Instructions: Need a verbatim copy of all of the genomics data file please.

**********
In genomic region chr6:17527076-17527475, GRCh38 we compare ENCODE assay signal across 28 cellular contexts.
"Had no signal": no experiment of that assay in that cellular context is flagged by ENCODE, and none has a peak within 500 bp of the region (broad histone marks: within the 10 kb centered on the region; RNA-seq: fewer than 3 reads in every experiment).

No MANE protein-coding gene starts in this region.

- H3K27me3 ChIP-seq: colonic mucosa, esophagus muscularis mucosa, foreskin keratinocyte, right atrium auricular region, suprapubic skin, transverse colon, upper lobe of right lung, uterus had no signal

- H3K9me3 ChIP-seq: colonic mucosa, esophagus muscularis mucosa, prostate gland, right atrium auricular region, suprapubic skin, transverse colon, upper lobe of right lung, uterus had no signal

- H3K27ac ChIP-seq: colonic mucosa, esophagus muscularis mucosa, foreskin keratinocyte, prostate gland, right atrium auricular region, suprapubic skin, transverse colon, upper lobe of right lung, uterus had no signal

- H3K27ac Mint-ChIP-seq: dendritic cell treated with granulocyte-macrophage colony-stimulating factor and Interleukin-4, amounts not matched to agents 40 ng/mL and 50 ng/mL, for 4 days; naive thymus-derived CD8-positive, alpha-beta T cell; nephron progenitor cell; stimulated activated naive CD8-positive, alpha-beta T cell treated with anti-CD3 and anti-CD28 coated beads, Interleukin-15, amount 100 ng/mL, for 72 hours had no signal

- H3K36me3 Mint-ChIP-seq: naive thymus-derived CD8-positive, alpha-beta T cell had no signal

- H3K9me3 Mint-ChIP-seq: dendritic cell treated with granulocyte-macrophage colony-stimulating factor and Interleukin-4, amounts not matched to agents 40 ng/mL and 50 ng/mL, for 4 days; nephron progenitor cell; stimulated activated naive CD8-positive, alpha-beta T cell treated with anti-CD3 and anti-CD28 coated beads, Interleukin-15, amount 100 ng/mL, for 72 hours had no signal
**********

In genomic region chr6:17527076-17527475, GRCh38 we compare ENCODE assay signal across 28 cellular contexts.
"Had no signal": no experiment of that assay in that cellular context is flagged by ENCODE, and none has a peak within 500 bp of the region (broad histone marks: within the 10 kb centered on the region; RNA-seq: fewer than 3 reads in every experiment).

No MANE protein-coding gene starts in this region.

- H3K27me3 ChIP-seq: colonic mucosa, esophagus muscularis mucosa, foreskin keratinocyte, right atrium auricular region, suprapubic skin, transverse colon, upper lobe of right lung, uterus had no signal

- H3K9me3 ChIP-seq: colonic mucosa, esophagus muscularis mucosa, prostate gland, right atrium auricular region, suprapubic skin, transverse colon, upper lobe of right lung, uterus had no signal

- H3K27ac ChIP-seq: colonic mucosa, esophagus muscularis mucosa, foreskin keratinocyte, prostate gland, right atrium auricular region, suprapubic skin, transverse colon, upper lobe of right lung, uterus had no signal

- H3K27ac Mint-ChIP-seq: dendritic cell treated with granulocyte-macrophage colony-stimulating factor and Interleukin-4, amounts not matched to agents 40 ng/mL and 50 ng/mL, for 4 days; naive thymus-derived CD8-positive, alpha-beta T cell; nephron progenitor cell; stimulated activated naive CD8-positive, alpha-beta T cell treated with anti-CD3 and anti-CD28 coated beads, Interleukin-15, amount 100 ng/mL, for 72 hours had no signal

- H3K36me3 Mint-ChIP-seq: naive thymus-derived CD8-positive, alpha-beta T cell had no signal

- H3K9me3 Mint-ChIP-seq: dendritic cell treated with granulocyte-macrophage colony-stimulating factor and Interleukin-4, amounts not matched to agents 40 ng/mL and 50 ng/mL, for 4 days; nephron progenitor cell; stimulated activated naive CD8-positive, alpha-beta T cell treated with anti-CD3 and anti-CD28 coated beads, Interleukin-15, amount 100 ng/mL, for 72 hours had no signal